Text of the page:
The following material is not intended to be an exhaustive study of our subject. It is, however, the writer’s purpose to emphasize some of the structure of the Scriptures to encourage its faithful and fruitful study. Our goal should be, not only to intensify our study of the Bible, but that this faithful study will produce intelligent understanding of its truth as well as application to our lives.
The Inspired Word of God
The Apostle Paul wrote, “All scripture is given by inspiration of God, and is profitable for doctrine, for reproof, for correction, for instruction in righteousness: that the man of God may be perfect, throughly furnished unto all good works.”
When the Holy Spirit used the word “all” (Gk, pas), He intended to convey the idea of every, meaning that every part of Scripture is inspired of God. Every part is equally inspired; there are no degrees of inspiration. Men very often renounce inspiration of Scripture, especially verbal inspiration, for, if they accepted the Word as verbally inspired, these teachers would have to admit to a moral obligation to obey it.
By scripture (Gk. graphe), is meant a writing. It is used obviously of the Old Testament, but since the Holy Spirit is the author of 2 Tim. 3:16-17, and since, as God, He could embrace the whole of the sacred canon of Scripture, it embraces the whole of sacred writing — the Bible. We thus believe that the Scriptures were God-breathed, breathed out by God. Prof. Gaussen in his book Theopneustia, defines biblical inspiration thus: ” . . . that inexplicable power which the divine Spirit put forth of old on the authors of Holy Scriptures, in order to [guide them] even in the employment of the words they used, and to preserve them alike from all error and from all omission.”
Inspiration extends to the words of Scripture, which means that inspiration is verbal. It is full (plenary) and verbal, and thus we indicate that the Word of God is inspired in the sense that its every part, its every word, is inspired of God in the original documents or manuscripts of the writers. No matter what portion of the Word we undertake to study, we approach it in the assurance that the record before us is in fact the Word of the living God.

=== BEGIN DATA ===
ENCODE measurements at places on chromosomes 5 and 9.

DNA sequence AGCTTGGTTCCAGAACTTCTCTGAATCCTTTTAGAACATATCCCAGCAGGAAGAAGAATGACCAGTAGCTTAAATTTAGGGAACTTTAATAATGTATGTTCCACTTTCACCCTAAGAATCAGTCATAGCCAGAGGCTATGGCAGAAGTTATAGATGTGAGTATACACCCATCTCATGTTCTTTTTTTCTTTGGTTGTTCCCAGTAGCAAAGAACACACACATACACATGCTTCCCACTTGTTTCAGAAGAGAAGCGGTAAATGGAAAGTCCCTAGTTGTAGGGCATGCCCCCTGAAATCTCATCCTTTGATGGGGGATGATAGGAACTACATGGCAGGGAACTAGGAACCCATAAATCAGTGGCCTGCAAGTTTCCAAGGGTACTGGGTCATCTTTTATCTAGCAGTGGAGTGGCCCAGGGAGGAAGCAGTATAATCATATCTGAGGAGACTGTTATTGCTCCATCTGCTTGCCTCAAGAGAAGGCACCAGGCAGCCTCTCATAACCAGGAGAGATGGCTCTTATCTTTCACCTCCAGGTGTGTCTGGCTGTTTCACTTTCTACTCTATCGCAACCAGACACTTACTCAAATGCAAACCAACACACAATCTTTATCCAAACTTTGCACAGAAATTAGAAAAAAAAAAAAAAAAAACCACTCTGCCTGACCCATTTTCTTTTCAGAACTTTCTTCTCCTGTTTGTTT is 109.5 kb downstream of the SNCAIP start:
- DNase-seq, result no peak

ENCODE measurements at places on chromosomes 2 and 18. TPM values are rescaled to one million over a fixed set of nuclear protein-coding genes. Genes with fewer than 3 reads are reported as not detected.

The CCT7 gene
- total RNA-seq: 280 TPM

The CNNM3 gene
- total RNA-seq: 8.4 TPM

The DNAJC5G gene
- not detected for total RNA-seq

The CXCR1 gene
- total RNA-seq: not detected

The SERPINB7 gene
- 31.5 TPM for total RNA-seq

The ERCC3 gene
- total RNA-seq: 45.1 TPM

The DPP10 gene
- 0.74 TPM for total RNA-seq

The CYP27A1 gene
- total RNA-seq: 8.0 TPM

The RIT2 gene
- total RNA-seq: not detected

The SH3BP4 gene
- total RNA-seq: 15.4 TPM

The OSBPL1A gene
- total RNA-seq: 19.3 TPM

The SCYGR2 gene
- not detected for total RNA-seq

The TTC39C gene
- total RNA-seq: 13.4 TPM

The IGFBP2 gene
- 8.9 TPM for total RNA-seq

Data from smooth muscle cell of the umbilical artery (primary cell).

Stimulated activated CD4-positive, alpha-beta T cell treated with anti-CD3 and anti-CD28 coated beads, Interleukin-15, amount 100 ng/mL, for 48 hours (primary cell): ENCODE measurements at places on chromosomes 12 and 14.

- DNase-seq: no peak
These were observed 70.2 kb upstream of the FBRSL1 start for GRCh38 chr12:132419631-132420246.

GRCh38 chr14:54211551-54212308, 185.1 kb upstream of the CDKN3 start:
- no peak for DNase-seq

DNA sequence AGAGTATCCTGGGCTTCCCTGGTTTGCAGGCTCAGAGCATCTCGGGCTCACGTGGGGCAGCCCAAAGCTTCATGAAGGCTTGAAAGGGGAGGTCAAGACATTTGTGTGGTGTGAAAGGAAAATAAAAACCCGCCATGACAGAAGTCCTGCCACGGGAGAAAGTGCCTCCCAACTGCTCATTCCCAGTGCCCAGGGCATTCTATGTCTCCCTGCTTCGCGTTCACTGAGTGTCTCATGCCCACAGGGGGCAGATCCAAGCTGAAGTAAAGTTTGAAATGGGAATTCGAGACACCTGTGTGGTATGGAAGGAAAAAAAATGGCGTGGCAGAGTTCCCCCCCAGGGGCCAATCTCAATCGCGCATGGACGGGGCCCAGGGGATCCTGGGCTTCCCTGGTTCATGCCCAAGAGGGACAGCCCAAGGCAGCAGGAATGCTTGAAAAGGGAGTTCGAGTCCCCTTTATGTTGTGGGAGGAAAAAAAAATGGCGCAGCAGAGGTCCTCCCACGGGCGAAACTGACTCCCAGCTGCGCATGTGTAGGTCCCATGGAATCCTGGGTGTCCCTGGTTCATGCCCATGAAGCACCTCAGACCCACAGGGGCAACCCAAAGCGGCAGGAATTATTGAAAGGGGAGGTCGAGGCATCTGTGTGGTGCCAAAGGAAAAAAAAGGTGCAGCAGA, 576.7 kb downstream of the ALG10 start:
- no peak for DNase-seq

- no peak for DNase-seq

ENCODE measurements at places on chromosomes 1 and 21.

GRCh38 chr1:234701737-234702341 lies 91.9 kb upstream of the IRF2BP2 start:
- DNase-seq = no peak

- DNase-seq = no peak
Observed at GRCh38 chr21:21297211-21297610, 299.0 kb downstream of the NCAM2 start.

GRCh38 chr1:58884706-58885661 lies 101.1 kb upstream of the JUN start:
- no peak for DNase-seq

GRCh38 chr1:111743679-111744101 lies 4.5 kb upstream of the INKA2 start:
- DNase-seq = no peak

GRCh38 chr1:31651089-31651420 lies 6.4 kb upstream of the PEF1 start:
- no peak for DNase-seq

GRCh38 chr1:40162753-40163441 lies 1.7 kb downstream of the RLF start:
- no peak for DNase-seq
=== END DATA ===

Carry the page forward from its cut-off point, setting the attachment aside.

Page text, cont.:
Basic Approaches to Bible Study
1. Depend upon the Holy Spirit to be your teacher (see John 14:17, 26; 16:13). He is the Author of Scripture; you can rely upon His help in your study.
2. One must be in fellowship with the Lord if he is to gain what God would teach. Heart-searching must accompany one’s study of the Word (note 2 Tim. 3:16-17; see also 1 Cor. 2:13-15).
3. Approach the Word in the spirit of obedience (see John 15:7; James 1:22-25; 1 John 2:3-5). If progress is to be made in the study of the Scriptures, and if that progress is to translate itself into progress in life, the believer must determine to obey all that is revealed by way of Christian responsibility.
4. The student of the Word must give himself to prayer (see Ps. 119:18; Eph. 1:15ff). One will very often struggle in his study unless he gives himself to repeated prayer, expressing his dependence upon the Holy Spirit as Teacher.
5. Organize your Bible study life. Hit-or-miss study does not yield the utmost from the Word. Study by books; follow a subject throughout the Word; seek the help of others who are known to be progressive, successful students of the Bible.
6. Give serious attention to your own Christian experience if you have no desire for Bible study. The loss of “first love” as a Christian (Rev. 2:1-4) can seriously affect one’s study life.
7. Remember that Bible study is an act of obedience to the Lord. No command could be clearer: “Study to show thyself approved unto God, a workman that needeth not to be ashamed, rightly dividing the word of truth” (2 Tim. 2:15).